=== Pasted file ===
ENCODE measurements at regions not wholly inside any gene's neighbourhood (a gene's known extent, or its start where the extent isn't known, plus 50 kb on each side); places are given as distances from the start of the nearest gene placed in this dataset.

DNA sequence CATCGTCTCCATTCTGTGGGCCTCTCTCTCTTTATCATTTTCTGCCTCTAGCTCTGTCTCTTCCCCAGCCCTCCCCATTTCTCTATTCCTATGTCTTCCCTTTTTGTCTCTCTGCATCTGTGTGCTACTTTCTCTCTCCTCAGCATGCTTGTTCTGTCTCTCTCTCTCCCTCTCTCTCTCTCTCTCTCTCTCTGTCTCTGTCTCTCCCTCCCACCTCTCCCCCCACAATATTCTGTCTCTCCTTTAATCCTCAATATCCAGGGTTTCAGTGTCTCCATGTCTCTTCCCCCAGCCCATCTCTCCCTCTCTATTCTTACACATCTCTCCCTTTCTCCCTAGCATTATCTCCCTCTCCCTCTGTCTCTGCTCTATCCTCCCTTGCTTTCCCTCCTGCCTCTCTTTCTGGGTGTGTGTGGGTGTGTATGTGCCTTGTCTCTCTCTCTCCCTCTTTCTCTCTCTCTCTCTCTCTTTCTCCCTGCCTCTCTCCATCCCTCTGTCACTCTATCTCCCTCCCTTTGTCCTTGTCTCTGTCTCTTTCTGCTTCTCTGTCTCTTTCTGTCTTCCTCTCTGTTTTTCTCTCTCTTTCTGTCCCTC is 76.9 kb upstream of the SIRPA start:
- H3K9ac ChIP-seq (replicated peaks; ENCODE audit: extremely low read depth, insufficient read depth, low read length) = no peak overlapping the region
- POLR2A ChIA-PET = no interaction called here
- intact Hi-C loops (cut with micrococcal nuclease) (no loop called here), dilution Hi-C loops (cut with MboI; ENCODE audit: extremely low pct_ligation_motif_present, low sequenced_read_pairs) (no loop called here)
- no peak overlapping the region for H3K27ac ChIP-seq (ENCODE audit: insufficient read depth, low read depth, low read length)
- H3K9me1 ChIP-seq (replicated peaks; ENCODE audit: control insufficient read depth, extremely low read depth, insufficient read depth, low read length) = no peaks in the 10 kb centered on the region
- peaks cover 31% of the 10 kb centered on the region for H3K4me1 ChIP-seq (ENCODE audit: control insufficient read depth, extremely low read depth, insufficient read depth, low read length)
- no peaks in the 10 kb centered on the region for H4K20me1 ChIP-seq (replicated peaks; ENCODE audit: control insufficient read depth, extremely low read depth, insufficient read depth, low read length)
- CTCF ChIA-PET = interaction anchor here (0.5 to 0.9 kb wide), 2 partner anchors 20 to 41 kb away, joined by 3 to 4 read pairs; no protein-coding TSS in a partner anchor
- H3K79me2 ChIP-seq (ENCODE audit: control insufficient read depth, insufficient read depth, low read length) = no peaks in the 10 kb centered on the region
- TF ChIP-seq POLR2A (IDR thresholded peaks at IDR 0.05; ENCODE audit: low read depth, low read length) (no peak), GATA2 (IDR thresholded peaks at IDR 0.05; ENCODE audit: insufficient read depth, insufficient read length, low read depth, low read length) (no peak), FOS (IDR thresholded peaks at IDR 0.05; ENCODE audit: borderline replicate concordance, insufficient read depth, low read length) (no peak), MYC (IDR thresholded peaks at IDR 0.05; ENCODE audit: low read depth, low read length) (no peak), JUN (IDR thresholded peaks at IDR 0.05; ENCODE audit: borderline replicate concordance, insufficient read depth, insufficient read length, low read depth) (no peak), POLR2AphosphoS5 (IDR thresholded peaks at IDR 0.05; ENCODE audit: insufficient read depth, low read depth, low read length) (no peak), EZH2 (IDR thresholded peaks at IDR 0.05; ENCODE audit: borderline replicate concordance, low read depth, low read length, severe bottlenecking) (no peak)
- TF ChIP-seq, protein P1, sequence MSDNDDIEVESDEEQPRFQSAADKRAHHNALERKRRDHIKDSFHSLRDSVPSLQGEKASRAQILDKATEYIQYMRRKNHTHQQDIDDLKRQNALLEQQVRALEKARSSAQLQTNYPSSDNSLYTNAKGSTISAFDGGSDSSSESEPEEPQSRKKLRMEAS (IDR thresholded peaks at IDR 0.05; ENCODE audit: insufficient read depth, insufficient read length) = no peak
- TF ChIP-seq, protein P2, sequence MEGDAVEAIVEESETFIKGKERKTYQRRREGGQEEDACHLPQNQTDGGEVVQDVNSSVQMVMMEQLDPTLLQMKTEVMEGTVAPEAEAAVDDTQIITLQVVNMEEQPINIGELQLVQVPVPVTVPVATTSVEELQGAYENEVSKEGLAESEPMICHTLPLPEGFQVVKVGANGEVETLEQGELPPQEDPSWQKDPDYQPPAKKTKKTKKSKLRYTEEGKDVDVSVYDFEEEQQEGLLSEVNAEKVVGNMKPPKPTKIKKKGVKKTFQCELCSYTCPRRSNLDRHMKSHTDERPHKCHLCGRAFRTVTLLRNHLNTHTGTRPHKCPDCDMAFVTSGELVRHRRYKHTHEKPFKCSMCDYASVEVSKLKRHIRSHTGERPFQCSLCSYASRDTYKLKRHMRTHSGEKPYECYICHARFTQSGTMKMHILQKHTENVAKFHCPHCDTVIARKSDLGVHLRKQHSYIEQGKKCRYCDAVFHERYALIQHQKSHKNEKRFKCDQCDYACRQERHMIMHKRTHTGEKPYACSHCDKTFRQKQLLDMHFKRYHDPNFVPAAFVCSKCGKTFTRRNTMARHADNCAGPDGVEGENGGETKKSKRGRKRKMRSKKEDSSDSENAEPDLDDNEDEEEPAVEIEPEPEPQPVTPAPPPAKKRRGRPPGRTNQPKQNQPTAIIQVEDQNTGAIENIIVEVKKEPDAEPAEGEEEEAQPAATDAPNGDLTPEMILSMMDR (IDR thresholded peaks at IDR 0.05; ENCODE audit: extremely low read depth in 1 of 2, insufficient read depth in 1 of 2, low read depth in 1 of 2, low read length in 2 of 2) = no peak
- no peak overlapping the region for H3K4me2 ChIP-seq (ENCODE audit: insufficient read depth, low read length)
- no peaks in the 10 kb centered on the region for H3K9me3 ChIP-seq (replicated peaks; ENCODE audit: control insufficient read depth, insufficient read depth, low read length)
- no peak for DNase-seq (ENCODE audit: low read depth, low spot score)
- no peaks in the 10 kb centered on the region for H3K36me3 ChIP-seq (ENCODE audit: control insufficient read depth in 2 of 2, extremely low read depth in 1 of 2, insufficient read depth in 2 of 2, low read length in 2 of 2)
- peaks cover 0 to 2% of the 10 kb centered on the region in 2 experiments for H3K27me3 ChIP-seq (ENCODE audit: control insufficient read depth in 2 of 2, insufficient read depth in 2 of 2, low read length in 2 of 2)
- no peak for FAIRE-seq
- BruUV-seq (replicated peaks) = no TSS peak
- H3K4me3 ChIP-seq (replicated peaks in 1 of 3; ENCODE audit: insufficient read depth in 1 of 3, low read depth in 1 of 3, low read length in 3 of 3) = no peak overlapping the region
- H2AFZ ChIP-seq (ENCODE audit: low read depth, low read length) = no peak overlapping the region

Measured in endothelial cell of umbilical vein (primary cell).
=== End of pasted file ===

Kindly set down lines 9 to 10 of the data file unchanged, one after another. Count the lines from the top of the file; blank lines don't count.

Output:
- no peaks in the 10 kb centered on the region for H4K20me1 ChIP-seq (replicated peaks; ENCODE audit: control insufficient read depth, extremely low read depth, insufficient read depth, low read length)
- CTCF ChIA-PET = interaction anchor here (0.5 to 0.9 kb wide), 2 partner anchors 20 to 41 kb away, joined by 3 to 4 read pairs; no protein-coding TSS in a partner anchor